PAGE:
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WHUT (Howard University Television) 1
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at the terms of a new economic force in the world. they probably need the african governments to safeguard what they have one after years, decades, a couple centuries to european powers and make sure they do not sell them, but as far as economic trading relationships are concerned, material, in exchange for technology, in exchange even for political alliances, i always wondered about that. tavis: made the argument is because free enterprise and colonization sometimes goes hand in hand. in africa and parts of the world under the guise of free enterprise. >> unfortunately, it does not stand the test of argument. if you say it is a free market. then they must leave the african countries to seek the best conditions for their own development. there are similar aspects of chinese policy, backing some very villainess governments, but that does not mean we should repeat. tavis: the u.s. has been guilty of it as well. >> france, england, germany, the u.s., of course, even the soviet union. >> -- tavis: that is my point. everybody seems to be guilty of that over the course of history. i am glad you took
strength? >> you want to favor the systems. unfortunately, the more the government becomes intrusive, the more things have to follow a script. it cannot handle this type of system. we are in a situation today where a lot of countries got there because of trial and error. it does not work that way. there are other problems involved, which is a moral hazard. in the past, people were harmed by their own mistakes. today, we're starting to see a wedge between those who benefit from a mistake and those who are harmed by it. bankers, for example, are not harmed by their mistakes. we have a lack of skin in the game. the world is not as stable as i would like to be. tavis: is that why you argue that bankers should not receive bonuses if they take federal funds? >> bonuses for bankers from allies is the system. someone has an upside -- on the other hand, they transfer the downside -- april 15, we pay for bankers' bonuses in directly. a lot of the problems we have today comes from that structure. the system became very fragile because some people had a vested interest in engaging in risky strat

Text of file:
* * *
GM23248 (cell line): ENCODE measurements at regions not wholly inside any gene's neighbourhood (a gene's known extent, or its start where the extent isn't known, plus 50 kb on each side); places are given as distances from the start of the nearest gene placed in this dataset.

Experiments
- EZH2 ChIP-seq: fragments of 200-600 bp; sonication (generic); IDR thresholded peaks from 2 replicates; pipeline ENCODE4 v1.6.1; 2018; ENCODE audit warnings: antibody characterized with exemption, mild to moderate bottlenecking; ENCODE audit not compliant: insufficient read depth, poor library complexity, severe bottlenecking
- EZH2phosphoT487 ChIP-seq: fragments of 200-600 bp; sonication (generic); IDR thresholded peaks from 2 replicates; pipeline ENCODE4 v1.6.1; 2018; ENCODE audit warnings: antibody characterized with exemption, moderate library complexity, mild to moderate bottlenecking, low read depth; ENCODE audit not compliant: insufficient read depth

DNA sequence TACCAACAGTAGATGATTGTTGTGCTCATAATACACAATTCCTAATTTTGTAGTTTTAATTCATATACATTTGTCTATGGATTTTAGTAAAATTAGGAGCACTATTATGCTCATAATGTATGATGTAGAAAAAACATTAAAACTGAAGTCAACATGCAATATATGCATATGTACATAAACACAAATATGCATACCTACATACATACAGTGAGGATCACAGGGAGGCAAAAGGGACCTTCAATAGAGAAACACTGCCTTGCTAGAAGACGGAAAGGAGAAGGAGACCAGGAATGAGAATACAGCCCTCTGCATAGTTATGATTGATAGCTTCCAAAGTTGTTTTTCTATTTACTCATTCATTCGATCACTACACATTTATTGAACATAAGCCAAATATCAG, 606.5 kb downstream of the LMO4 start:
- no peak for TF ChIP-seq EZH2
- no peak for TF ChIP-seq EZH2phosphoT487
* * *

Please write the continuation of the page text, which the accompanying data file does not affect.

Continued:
Search Results 0 to 2 of about 3 (some duplicates have been removed)